unimodular transformation

Third update of aggregate notes for phy1520, Graduate Quantum Mechanics.

November 9, 2015 phy1520 1 comment , , , , , , , , , , , , , , , ,

I’ve posted a third update of my aggregate notes for PHY1520H Graduate Quantum Mechanics, taught by Prof. Arun Paramekanti. In addition to what was noted previously, this contains lecture notes up to lecture 13, my solutions for the third problem set, and some additional worked practice problems.

Most of the content was posted individually in the following locations, but those original documents will not be maintained individually any further.

Unimodular transformation

October 31, 2015 phy1520 No comments ,

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Q: Show that

This is ([1] pr. 3.3)

Given the matrix

\begin{equation}\label{eqn:unimodularAndRotation:20}
U =
\frac
{a_0 + i \sigma \cdot \Ba}
{a_0 – i \sigma \cdot \Ba},
\end{equation}

where \( a_0, \Ba \) are real valued constant and vector respectively.

  • Show that this is a unimodular and unitary transformation.
  • A unitary transformation can represent an arbitary rotation. Determine the rotation angle and direction in terms of \( a_0, \Ba \).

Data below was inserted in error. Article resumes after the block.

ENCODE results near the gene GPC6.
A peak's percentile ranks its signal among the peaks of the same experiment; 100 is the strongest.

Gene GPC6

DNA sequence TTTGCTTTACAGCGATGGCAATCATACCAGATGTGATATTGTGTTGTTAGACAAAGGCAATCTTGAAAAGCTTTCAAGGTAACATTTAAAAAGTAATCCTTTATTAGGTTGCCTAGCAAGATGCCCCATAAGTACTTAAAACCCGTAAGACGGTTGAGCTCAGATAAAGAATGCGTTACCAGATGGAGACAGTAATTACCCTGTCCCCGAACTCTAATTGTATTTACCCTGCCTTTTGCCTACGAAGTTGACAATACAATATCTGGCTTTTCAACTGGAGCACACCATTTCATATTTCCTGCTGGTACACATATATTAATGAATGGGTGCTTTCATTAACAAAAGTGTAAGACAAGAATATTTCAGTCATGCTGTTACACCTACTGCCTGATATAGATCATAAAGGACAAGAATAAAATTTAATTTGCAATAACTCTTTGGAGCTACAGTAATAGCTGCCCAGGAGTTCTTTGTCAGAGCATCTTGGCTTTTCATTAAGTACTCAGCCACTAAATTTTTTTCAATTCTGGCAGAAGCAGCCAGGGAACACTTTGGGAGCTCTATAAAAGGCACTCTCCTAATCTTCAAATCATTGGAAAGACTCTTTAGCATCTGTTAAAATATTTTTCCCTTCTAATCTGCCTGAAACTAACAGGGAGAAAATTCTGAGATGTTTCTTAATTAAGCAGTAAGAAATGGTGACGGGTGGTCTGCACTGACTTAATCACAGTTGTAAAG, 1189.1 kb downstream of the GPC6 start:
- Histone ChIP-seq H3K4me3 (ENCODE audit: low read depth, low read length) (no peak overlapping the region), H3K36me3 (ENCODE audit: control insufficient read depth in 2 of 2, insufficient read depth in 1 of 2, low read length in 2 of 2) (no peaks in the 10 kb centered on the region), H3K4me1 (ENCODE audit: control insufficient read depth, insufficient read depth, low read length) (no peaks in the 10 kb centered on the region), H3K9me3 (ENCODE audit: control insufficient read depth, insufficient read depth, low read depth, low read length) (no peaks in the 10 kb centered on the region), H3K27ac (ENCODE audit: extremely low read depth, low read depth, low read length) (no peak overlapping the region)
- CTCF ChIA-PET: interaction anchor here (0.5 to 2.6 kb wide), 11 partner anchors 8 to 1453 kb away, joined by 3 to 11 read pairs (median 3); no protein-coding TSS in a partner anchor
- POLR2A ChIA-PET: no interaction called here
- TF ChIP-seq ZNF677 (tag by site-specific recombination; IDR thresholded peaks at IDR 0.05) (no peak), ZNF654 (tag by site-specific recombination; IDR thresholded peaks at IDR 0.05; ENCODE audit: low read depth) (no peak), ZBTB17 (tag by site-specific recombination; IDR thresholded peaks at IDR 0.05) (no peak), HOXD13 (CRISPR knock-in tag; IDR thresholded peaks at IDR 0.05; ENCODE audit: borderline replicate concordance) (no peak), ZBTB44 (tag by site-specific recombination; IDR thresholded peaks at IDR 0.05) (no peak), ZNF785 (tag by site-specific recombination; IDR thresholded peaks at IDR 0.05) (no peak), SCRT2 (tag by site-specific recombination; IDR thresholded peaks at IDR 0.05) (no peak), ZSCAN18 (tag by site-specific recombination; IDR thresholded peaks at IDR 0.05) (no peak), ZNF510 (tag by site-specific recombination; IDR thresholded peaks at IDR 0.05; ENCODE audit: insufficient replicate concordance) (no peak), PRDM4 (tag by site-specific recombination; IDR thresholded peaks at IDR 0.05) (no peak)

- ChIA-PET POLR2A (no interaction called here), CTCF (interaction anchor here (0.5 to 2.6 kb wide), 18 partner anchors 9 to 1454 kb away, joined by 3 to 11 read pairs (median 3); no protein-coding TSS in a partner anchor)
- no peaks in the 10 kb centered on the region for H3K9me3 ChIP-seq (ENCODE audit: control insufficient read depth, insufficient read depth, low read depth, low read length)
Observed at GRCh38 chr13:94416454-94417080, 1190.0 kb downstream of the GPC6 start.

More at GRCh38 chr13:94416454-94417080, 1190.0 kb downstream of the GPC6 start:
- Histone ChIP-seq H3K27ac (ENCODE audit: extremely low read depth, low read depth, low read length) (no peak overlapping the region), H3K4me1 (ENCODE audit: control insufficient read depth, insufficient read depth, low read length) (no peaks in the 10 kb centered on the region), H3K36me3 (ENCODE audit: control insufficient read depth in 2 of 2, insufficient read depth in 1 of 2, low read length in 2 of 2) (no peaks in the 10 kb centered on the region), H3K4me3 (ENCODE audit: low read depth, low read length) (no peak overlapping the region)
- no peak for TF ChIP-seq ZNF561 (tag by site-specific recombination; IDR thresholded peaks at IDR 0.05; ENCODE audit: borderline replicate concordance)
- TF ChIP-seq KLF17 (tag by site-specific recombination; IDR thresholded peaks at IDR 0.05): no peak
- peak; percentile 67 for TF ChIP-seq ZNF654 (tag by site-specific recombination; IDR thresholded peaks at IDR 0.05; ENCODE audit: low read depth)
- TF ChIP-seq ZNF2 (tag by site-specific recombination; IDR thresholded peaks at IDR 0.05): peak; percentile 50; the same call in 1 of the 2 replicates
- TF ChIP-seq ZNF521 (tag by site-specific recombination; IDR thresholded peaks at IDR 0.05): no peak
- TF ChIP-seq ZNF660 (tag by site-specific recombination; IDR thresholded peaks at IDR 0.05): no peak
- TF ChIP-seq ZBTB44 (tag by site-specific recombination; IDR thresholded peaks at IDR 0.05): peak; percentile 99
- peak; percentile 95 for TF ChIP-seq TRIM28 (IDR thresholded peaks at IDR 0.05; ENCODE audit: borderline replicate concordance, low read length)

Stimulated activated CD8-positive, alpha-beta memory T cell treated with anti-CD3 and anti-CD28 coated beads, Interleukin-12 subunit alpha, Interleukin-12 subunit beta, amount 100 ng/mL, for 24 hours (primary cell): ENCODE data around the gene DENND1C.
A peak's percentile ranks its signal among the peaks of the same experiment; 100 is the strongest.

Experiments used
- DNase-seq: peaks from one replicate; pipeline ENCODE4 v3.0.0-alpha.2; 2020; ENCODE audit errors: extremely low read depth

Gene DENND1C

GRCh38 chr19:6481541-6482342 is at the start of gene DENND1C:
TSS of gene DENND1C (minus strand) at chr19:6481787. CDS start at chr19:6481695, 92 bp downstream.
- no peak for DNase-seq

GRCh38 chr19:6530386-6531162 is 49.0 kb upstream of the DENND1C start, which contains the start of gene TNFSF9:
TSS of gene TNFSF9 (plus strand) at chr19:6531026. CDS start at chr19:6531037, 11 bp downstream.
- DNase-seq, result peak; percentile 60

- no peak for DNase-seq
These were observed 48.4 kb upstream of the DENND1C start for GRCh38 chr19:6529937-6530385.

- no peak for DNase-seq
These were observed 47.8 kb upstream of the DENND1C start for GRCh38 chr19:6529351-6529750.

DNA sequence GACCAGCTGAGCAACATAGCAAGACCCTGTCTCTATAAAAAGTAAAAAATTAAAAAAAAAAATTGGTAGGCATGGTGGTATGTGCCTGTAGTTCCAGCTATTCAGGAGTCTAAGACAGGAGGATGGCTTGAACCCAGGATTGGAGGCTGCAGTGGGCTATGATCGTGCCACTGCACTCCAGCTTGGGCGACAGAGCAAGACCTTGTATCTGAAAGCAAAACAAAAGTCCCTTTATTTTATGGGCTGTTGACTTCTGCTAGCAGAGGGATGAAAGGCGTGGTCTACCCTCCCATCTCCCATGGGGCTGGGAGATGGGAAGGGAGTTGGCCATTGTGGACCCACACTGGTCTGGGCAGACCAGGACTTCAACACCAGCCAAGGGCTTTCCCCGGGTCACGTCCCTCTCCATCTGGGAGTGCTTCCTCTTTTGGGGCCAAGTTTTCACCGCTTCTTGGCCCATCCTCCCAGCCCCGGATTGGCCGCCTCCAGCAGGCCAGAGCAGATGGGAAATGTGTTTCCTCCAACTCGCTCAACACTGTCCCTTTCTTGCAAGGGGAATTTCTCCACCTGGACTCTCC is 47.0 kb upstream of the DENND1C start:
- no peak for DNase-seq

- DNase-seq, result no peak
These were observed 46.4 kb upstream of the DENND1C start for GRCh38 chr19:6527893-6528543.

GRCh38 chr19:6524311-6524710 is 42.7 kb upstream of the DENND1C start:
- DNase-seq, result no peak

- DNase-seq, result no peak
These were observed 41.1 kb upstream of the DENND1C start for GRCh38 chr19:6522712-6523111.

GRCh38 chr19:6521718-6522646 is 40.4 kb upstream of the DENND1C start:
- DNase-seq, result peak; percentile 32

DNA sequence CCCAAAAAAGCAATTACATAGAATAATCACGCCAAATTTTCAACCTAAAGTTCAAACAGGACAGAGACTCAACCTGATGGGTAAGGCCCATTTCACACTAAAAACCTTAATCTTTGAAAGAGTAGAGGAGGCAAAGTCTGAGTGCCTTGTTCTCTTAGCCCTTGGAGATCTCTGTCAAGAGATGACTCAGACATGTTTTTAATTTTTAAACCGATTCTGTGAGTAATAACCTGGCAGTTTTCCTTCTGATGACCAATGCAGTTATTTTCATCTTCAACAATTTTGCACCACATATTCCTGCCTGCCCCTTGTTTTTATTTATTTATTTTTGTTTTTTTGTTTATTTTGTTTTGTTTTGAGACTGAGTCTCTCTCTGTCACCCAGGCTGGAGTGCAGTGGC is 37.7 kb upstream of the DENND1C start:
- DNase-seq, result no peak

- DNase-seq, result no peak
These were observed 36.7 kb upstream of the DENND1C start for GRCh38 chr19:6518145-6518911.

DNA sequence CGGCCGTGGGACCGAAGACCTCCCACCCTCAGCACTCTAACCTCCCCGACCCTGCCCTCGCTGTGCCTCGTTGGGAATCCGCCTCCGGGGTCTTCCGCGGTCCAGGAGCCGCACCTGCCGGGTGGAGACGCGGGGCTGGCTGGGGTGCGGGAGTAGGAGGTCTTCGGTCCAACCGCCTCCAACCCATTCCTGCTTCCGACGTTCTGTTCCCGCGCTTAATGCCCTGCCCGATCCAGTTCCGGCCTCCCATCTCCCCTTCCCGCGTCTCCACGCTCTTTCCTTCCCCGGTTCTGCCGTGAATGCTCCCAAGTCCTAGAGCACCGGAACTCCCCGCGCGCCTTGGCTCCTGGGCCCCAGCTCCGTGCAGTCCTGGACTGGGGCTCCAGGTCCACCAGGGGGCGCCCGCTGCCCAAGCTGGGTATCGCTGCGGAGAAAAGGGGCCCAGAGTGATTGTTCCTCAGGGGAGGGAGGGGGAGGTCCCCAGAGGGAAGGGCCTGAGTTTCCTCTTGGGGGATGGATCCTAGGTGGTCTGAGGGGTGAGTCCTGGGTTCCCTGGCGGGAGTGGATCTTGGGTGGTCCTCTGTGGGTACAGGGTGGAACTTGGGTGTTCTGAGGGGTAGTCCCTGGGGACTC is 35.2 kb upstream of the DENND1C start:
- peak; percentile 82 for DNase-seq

A: unimodular

Let’s call these factors \( A_{\pm} \), which expand to

\begin{equation}\label{eqn:unimodularAndRotation:40}
\begin{aligned}
A_{\pm}
&=
a_0 \pm i \sigma \cdot \Ba \\
&=
\begin{bmatrix}
a_0 \pm i a_z & \pm \lr{ a_y + i a_x} \\
\mp (a_y – i a_x) & a_0 \mp i a_z \\
\end{bmatrix},
\end{aligned}
\end{equation}

or with \( z = a_0 + i a_z \), and \( w = a_y + i a_x \), these are

\begin{equation}\label{eqn:unimodularAndRotation:120}
A_{+}
=
\begin{bmatrix}
z & w \\
-w^\conj & z^\conj
\end{bmatrix}
\end{equation}
\begin{equation}\label{eqn:unimodularAndRotation:180}
A_{-}
=
\begin{bmatrix}
z^\conj & -w \\
w^\conj & z
\end{bmatrix}.
\end{equation}

These both have a determinant of
\begin{equation}\label{eqn:unimodularAndRotation:60}
\begin{aligned}
\Abs{z}^2 + \Abs{w}^2
&=
\Abs{a_0 + i a_z}^2 + \Abs{a_y + i a_x}^2 \\
&= a_0^2 + \Ba^2.
\end{aligned}
\end{equation}

The inverse of the latter is
\begin{equation}\label{eqn:unimodularAndRotation:200}
A_{-}^{-1}
=
\inv{ a_0^2 + \Ba^2 }
\begin{bmatrix}
z & w \\
-w^\conj & z^\conj
\end{bmatrix}
\end{equation}

Noting that the numerator and denominator commute the inverse can be applied in either order. Picking one, the transformation of interest, after writing \( A = a_0^2 + \Ba^2 \), is

\begin{equation}\label{eqn:unimodularAndRotation:100}
\begin{aligned}
U
&=
\inv{A}
\begin{bmatrix}
z & w \\
-w^\conj & z^\conj
\end{bmatrix}
\begin{bmatrix}
z & w \\
-w^\conj & z^\conj
\end{bmatrix} \\
&=
\inv{A}
\begin{bmatrix}
z^2 – \Abs{w}^2 & w( z + z^\conj) \\
-w^\conj (z^\conj + z ) & (z^\conj)^2 – \Abs{w}^2
\end{bmatrix}.
\end{aligned}
\end{equation}

Recall that a unimodular transformation is one that has the form

\begin{equation}\label{eqn:unimodularAndRotation:140}
\begin{bmatrix}
z & w \\
-w^\conj & z^\conj
\end{bmatrix},
\end{equation}